Nearly all of Tucson's crime-rate categories are dropping. Even homicide, which saw a minor uptick in 2008 over 2007, has dropped 16 percent since 1995.

"The suggestion that there's more need than ever before for police is nonsense, and the fear-mongering tactics that they use to try to burn that into people's minds are particularly unfortunate," Patrick says.

Dispite the drop in crime rates, the Tucson Association of Realtors has been bankrolling the campaign to force the city to hire more cops and firefighters. As of Aug. 12, TAR had contributed $125,276 to the Public Safety First campaign. The Southern Arizona Home Builders Association had contributed $20,000; the Tucson Police Officers Association had contributed $15,000; and the International Association of Fire Fighters had contributed $10,000.

Of the $103,573 that has been spent by the campaign, more than $86,000 had gone to Zimmerman and Associates, the political consulting firm run by Colin Zimmerman's parents, Pete and Carol Zimmerman.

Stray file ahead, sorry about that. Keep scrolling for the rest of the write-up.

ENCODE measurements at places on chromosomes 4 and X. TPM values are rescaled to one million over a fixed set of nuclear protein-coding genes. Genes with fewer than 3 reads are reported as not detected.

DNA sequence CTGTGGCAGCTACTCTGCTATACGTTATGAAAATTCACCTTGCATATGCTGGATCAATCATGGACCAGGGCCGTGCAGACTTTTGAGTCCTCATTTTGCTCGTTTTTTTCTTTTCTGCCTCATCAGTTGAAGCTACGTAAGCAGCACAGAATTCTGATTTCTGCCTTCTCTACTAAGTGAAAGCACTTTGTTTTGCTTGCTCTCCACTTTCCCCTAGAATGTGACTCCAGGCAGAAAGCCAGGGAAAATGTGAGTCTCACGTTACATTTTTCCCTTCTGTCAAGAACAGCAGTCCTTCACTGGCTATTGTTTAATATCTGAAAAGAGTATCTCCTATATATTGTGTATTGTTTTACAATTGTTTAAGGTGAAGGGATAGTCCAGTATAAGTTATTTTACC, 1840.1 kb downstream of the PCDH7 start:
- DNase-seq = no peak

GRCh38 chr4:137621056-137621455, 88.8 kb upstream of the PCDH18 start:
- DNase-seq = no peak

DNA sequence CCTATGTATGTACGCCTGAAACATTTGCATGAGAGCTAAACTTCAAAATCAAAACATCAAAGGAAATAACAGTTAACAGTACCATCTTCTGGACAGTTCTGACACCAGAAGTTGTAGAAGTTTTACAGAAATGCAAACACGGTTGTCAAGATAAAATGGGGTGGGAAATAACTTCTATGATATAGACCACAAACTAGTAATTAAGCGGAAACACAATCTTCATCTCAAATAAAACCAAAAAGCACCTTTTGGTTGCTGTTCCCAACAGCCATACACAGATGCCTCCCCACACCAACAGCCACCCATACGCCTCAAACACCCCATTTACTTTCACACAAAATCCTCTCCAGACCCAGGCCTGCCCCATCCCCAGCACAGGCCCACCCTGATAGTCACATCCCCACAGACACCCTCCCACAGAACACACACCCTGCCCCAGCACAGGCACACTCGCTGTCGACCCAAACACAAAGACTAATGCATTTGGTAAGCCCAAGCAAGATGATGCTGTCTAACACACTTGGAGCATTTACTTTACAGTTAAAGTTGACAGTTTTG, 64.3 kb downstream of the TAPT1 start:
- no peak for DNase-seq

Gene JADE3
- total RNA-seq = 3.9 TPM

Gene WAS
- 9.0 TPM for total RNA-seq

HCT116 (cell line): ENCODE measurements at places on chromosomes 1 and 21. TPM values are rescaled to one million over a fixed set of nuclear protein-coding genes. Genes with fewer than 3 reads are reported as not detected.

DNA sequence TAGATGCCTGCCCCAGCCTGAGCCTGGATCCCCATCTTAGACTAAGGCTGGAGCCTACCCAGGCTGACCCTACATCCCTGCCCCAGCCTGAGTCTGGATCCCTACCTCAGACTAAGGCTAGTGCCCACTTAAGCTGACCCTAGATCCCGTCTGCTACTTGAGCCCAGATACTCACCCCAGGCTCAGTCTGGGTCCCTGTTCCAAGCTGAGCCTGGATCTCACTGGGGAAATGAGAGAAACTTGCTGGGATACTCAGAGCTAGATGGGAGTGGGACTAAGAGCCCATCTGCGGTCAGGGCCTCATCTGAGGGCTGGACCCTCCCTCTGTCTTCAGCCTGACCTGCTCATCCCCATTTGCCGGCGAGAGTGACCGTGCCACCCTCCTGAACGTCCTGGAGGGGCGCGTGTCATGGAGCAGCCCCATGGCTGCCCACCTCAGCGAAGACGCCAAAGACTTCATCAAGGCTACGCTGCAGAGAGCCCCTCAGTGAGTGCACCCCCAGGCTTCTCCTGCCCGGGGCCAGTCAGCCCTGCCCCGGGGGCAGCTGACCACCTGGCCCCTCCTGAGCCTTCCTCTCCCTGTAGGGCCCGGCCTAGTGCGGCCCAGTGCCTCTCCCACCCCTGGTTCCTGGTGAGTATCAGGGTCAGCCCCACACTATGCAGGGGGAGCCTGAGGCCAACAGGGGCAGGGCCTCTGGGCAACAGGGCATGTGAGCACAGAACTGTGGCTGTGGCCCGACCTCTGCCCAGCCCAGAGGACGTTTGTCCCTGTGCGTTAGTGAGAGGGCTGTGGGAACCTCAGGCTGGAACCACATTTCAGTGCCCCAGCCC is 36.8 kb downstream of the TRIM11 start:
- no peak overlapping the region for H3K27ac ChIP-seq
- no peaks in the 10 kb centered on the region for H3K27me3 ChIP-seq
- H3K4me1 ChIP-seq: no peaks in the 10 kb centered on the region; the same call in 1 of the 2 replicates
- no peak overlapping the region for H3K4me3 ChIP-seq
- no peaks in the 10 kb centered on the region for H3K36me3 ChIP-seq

Prop 200 would mandate that the city hire at least 2.4 police officers per 1,000 residents; right now, the city has somewhere around 1.9. It would also require that firefighters and emergency medical technicians be on the scene within four minutes, a standard found in the National Fire Protection Association's guidelines.

But there's a cost to mandating staffing levels in the city charter. City staff estimates that it will take an additional $51 million a year to add 350 new police officers to the city's current force of 1,113 officers, including associated costs for civilian support, equipment, substations and court staff.

The fire department would also need enough firefighters to staff new fire stations, especially on the perimeter of the city. Fire Chief Patrick Kelly says that response times in most of the city are already within the required range; longer response times are in areas where the city has yet to build new fire stations to serve new development.